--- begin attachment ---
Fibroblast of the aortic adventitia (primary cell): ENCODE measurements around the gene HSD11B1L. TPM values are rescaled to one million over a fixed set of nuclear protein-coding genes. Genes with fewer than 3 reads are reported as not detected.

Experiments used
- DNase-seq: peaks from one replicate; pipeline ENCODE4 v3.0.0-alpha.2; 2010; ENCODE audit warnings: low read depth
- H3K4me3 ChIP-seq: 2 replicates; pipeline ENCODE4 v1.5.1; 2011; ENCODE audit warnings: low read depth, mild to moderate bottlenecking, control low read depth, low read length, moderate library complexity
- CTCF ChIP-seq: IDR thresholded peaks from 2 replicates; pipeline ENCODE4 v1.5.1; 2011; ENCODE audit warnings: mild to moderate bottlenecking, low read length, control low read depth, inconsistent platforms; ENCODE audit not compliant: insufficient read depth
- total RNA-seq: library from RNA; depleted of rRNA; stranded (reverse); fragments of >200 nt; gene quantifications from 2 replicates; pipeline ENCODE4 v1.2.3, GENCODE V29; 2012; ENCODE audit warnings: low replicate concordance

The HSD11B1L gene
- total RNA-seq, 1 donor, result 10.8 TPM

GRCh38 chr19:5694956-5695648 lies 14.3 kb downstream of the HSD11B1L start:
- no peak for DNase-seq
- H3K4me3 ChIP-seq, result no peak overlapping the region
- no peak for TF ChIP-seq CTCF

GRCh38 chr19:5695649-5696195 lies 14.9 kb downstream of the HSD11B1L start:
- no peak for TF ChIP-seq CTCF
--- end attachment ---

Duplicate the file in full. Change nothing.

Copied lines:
Fibroblast of the aortic adventitia (primary cell): ENCODE measurements around the gene HSD11B1L. TPM values are rescaled to one million over a fixed set of nuclear protein-coding genes. Genes with fewer than 3 reads are reported as not detected.

Experiments used
- DNase-seq: peaks from one replicate; pipeline ENCODE4 v3.0.0-alpha.2; 2010; ENCODE audit warnings: low read depth
- H3K4me3 ChIP-seq: 2 replicates; pipeline ENCODE4 v1.5.1; 2011; ENCODE audit warnings: low read depth, mild to moderate bottlenecking, control low read depth, low read length, moderate library complexity
- CTCF ChIP-seq: IDR thresholded peaks from 2 replicates; pipeline ENCODE4 v1.5.1; 2011; ENCODE audit warnings: mild to moderate bottlenecking, low read length, control low read depth, inconsistent platforms; ENCODE audit not compliant: insufficient read depth
- total RNA-seq: library from RNA; depleted of rRNA; stranded (reverse); fragments of >200 nt; gene quantifications from 2 replicates; pipeline ENCODE4 v1.2.3, GENCODE V29; 2012; ENCODE audit warnings: low replicate concordance

The HSD11B1L gene
- total RNA-seq, 1 donor, result 10.8 TPM

GRCh38 chr19:5694956-5695648 lies 14.3 kb downstream of the HSD11B1L start:
- no peak for DNase-seq
- H3K4me3 ChIP-seq, result no peak overlapping the region
- no peak for TF ChIP-seq CTCF

GRCh38 chr19:5695649-5696195 lies 14.9 kb downstream of the HSD11B1L start:
- no peak for TF ChIP-seq CTCF